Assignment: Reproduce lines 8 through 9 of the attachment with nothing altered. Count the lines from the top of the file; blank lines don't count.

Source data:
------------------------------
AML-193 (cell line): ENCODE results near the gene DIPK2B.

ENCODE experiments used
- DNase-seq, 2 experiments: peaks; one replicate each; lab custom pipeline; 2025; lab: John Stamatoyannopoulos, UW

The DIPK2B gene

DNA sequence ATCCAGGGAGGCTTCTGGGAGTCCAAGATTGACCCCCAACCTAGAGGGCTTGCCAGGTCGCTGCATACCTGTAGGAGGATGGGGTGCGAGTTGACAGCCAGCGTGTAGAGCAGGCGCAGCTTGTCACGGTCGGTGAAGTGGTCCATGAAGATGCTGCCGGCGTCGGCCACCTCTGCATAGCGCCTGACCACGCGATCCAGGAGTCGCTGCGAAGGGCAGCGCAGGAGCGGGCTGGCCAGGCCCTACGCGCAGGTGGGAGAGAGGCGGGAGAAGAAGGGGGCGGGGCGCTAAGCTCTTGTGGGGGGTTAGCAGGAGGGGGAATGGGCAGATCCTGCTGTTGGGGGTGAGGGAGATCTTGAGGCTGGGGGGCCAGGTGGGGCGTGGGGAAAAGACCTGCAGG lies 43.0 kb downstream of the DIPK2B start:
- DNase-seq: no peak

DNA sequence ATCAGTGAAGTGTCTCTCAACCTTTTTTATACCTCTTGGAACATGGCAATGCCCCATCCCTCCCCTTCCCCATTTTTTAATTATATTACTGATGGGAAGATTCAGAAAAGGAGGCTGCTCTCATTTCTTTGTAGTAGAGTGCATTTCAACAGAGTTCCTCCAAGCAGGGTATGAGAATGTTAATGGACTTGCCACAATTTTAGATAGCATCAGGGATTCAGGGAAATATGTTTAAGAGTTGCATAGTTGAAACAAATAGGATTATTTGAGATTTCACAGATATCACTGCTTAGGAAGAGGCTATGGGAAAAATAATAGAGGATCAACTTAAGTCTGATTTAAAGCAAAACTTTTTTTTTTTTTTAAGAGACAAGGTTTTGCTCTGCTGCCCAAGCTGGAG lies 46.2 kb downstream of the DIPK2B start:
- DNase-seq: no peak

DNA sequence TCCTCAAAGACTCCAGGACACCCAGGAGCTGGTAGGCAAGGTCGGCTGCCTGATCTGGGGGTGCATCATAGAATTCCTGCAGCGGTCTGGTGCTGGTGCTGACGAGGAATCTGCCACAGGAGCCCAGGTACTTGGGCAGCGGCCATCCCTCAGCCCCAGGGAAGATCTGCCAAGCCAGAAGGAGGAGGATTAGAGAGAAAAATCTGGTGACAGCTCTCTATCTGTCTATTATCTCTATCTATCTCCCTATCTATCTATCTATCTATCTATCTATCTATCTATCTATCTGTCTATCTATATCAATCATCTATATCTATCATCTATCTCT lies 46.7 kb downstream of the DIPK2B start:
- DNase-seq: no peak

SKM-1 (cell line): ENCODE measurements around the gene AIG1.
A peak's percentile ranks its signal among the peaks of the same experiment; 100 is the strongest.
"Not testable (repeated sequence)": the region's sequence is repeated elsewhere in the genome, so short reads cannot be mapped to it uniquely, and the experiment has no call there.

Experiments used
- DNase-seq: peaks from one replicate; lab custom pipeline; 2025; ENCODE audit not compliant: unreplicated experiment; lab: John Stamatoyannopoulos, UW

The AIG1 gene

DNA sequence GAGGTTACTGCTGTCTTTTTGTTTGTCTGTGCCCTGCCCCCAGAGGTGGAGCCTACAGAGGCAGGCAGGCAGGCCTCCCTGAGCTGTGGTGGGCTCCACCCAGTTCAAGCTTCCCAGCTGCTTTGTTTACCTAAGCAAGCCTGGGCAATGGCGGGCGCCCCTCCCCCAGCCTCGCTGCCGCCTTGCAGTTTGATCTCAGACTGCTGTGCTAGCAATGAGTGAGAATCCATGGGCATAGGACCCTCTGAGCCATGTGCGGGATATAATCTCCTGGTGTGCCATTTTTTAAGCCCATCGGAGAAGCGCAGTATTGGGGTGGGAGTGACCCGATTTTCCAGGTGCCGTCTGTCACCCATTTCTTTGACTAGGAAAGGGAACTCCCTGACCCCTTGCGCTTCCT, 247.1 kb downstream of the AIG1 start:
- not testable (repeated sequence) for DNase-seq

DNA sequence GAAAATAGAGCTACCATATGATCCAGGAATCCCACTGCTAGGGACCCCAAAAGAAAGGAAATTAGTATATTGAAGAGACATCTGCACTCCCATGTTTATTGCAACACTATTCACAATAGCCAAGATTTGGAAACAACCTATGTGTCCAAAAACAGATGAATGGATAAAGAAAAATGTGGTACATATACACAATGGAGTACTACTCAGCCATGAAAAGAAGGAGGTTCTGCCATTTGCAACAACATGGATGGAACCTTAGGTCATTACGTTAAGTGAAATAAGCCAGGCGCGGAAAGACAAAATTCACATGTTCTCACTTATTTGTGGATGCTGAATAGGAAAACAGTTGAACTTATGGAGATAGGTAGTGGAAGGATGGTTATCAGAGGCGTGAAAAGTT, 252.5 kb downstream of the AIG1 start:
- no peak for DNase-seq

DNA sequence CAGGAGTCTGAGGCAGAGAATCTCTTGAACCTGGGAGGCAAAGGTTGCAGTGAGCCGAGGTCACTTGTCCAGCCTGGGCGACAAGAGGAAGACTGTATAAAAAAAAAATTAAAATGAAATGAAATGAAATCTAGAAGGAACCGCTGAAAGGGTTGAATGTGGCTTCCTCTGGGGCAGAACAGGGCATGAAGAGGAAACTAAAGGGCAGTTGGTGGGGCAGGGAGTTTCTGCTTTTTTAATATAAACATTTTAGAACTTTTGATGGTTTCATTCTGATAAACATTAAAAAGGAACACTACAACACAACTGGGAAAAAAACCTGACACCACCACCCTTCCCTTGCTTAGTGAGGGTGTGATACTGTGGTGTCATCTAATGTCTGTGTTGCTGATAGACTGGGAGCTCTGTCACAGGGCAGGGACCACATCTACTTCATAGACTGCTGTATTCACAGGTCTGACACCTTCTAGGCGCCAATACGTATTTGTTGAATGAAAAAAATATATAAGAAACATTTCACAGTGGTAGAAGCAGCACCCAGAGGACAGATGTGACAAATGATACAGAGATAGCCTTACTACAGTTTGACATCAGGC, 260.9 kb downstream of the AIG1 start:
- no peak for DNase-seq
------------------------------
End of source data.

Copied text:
- DNase-seq: no peak

DNA sequence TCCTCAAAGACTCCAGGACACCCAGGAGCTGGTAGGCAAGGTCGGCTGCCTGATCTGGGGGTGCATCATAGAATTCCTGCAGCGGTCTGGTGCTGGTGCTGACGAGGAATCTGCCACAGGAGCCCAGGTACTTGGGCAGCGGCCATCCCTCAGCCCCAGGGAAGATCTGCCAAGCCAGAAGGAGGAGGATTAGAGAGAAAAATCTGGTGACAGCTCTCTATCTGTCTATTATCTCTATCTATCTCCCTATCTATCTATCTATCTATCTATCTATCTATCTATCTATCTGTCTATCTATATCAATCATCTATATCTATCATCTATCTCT lies 46.7 kb downstream of the DIPK2B start: